A grassroots approach to addressing Detroit’s teacher shortage
Education Associate Professor Karen Thomas-Brown is working to build-up Detroit’s teacher roster from the inside.
Two weeks before Detroit Public Schools Community District students were set to begin classes, the district was facing a troubling reality: The prospect of starting the school year with several hundred teacher vacancies. The shortage took few by surprise. It’s become a chronic problem in Detroit, as it has elsewhere in the state and across the country. It’s also a challenge experts say may require a patchwork of remedies—from better pay for teachers, to more innovative recruitment efforts, to broad re-investment in the educational system.
For the past several years, Education Associate Professor Karen Thomas-Brown has been developing a new tool to add to that toolbox of solutions. In sort of the inverse of the Teach for America model—where college graduates could earn teacher certifications in exchange for work in under-resourced districts—Thomas-Brown and her colleagues are attempting to grow teachers from inside the metro Detroit schools themselves.
To do this, they sought out people already working within the schools, like paraprofessionals and long-term substitute teachers, who were interested in earning their teacher certifications.
Specifically, Thomas-Brown’s team, which included Education Operations Lecturer Sharon Werner and Geology Professor Jacob Napieralski, identified 10 “emerging teachers,” mostly in Wayne County, who have already completed 30-60 hours of relevant college courses. They then provided them with coaching, academic counseling, professional development and funding for 15 credit hours of university coursework to count toward an elementary certification.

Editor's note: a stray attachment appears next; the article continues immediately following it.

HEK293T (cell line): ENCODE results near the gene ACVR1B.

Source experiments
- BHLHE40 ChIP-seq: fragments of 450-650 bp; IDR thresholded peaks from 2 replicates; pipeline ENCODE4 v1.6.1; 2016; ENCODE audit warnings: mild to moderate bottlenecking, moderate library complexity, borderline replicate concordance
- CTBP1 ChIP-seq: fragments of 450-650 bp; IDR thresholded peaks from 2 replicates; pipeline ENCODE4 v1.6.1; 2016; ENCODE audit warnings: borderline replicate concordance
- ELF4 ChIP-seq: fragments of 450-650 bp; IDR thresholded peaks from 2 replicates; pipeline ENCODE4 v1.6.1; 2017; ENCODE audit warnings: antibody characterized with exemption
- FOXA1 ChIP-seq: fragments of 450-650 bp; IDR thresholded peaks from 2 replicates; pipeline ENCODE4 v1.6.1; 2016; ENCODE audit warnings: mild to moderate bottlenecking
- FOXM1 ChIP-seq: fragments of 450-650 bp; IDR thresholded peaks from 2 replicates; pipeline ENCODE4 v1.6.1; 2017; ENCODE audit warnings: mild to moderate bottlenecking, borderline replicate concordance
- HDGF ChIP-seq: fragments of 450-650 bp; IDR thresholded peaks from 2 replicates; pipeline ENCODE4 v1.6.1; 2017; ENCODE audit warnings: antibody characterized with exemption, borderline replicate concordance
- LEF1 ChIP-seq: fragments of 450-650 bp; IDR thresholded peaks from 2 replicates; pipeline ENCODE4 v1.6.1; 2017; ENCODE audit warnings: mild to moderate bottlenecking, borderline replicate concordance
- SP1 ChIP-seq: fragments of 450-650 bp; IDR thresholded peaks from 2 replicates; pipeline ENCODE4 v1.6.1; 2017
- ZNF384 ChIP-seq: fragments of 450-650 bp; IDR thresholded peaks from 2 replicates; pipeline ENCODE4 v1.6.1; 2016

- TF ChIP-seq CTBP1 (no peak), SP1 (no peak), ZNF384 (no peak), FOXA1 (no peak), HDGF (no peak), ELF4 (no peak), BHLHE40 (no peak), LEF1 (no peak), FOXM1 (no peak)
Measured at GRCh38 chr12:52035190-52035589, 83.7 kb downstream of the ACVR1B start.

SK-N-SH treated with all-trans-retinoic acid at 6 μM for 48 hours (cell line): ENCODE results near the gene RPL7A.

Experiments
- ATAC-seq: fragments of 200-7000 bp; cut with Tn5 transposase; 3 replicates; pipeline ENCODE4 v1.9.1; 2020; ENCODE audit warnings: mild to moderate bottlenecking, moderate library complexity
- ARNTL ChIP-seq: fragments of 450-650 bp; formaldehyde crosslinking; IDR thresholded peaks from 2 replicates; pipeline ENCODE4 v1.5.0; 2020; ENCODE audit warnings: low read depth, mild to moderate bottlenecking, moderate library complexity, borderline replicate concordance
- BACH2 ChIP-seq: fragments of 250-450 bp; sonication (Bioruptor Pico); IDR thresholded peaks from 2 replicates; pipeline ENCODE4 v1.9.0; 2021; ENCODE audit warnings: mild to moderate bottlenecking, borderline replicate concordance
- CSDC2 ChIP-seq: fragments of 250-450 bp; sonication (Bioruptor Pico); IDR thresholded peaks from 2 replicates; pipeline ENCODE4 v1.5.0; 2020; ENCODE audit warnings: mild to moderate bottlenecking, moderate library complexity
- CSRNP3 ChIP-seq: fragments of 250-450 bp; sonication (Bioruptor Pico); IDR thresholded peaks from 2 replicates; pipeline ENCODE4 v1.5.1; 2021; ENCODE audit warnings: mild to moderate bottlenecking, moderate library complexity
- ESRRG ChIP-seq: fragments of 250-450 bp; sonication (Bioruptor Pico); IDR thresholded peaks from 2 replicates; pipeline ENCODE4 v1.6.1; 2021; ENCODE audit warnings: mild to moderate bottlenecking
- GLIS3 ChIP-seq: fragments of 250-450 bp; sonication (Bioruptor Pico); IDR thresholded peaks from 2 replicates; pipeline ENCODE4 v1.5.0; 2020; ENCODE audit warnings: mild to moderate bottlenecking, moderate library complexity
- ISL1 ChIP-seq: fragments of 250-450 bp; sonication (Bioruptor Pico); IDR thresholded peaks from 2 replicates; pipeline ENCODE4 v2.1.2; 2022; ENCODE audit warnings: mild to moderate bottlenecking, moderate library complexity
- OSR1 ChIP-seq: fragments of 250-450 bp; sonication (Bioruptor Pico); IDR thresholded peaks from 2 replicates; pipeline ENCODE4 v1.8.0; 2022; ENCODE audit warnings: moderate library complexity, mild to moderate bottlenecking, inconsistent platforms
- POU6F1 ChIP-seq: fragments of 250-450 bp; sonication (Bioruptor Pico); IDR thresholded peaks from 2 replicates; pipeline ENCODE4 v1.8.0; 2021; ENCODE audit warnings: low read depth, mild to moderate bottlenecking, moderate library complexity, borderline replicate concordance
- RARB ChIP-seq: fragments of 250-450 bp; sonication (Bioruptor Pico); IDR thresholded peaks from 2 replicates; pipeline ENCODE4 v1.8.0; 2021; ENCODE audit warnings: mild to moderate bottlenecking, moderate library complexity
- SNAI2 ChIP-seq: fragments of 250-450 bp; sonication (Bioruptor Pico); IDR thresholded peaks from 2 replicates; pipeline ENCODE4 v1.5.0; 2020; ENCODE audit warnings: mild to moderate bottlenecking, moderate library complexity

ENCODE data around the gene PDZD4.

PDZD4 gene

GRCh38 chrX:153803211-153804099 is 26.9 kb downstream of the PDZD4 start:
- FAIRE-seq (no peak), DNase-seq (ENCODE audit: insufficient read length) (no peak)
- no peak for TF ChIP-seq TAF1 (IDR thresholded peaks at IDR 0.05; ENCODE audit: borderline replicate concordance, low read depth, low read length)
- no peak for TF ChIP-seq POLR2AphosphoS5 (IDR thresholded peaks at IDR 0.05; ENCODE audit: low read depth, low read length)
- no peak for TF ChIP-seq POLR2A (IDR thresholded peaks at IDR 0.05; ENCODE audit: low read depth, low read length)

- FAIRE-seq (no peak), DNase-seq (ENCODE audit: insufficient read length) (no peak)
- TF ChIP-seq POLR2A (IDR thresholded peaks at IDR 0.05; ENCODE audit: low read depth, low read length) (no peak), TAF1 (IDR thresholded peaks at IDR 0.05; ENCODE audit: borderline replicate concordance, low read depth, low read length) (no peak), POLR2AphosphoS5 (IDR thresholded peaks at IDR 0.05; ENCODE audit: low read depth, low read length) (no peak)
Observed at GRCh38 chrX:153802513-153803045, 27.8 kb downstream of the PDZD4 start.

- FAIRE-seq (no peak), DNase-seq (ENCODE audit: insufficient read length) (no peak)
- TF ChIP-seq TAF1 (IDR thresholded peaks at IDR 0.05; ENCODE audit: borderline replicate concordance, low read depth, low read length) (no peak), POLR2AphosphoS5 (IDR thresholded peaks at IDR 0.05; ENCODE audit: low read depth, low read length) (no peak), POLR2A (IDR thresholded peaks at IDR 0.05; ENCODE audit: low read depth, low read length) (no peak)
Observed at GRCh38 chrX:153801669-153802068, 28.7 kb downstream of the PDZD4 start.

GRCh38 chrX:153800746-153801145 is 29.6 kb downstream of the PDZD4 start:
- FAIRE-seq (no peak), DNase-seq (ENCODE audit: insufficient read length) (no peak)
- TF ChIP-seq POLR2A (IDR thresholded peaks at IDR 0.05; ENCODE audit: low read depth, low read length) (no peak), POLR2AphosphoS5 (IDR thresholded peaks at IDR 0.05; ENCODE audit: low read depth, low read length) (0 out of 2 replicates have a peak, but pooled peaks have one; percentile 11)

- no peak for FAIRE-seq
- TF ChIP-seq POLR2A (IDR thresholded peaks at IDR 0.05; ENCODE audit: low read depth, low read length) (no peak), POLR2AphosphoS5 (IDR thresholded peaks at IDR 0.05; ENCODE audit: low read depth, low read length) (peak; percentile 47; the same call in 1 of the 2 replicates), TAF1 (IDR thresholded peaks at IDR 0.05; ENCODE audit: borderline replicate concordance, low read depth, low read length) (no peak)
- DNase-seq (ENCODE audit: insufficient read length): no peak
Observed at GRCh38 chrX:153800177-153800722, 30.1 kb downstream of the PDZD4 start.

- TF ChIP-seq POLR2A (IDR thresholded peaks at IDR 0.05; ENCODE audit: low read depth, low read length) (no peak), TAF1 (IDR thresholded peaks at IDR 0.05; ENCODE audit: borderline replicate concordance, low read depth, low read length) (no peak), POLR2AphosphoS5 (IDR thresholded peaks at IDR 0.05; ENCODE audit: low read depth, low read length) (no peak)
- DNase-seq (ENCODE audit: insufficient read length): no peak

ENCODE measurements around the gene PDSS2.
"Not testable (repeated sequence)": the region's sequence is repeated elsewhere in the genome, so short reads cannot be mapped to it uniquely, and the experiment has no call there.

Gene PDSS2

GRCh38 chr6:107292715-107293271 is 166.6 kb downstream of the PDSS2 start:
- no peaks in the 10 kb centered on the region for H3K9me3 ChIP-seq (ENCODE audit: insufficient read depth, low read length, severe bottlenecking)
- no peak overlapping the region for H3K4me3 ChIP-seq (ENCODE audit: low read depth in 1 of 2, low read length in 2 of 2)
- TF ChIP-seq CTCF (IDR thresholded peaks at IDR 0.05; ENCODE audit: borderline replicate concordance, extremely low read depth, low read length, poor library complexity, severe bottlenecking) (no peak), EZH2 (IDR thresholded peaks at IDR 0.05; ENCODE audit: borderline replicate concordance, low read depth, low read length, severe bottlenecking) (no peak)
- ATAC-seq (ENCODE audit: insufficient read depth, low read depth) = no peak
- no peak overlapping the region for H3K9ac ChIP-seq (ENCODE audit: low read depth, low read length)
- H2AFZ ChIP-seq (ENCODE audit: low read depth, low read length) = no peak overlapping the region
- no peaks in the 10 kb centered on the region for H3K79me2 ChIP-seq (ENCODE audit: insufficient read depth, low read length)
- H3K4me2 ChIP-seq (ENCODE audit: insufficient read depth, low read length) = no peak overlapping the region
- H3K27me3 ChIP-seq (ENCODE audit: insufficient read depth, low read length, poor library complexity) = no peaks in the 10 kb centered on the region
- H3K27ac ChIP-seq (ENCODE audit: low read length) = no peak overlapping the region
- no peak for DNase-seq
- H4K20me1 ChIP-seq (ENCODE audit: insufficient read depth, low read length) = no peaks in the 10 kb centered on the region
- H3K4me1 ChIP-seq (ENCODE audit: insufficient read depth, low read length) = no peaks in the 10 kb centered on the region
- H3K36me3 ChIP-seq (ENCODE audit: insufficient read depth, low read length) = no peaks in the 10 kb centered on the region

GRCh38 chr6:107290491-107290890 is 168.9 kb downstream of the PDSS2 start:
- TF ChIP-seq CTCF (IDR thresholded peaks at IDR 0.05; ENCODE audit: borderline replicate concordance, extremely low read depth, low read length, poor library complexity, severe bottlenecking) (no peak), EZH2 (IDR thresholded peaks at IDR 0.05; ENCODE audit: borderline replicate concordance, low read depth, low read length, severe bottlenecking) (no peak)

The underlying idea, Thomas-Brown said, is to provide educators who have a current stake in their schools with a suite of supports that helps them build capacity as teachers. That approach, they hope, can encourage career longevity in schools and districts that need it the most.
“Teach for America—that is a crash course approach,” she said. “This project is focused on the long-term. We’re meeting with our emerging teachers every week, connecting them with the courses, mentors and training they need. There is a lot more hand-holding involved, but we’re trying to think 10 steps down the road and create teachers who are stakeholders.”
Another critical component of Thomas-Brown’s project is a group of 20 mentor teachers. These are certified educators who work in the same or neighboring building as an emerging teacher and provide professional support. In exchange for their coaching, the mentor teachers receive funding for graduate-level and professional development courses, which are required to maintain their own certifications or earn promotions. This, she said, helps certified teachers who are already invested in their schools sustain their careers there.
So far, Thomas-Brown is hopeful about the outcomes of the project. Pre- and post-program assessments detail several improvements in teacher performance. And more than 50 percent of mentor teachers said they were able to renew their certifications using the graduate credits and professional development training.
Thomas-Brown said going forward, emerging teachers may face one of the bigger challenges—namely, figuring out how to fund their remaining coursework once they exhaust the 15 free credits provided by the program.
“But that’s almost $30,000 per person that we’ve invested,” Thomas-Brown said. “If someone gave you $30,000 toward your education, that’s motivation to invest a little bit yourself, right?”
It appears so: All 10 of the program’s emerging teachers now say they intend to continue working toward their teaching certifications. Thomas-Brown said they won’t be alone for that final leg of the journey either. Her team now is turning its attention toward connecting them with the scholarships, financial aid and academic counseling they’ll need to officially join the ranks of certified metro Detroit teachers.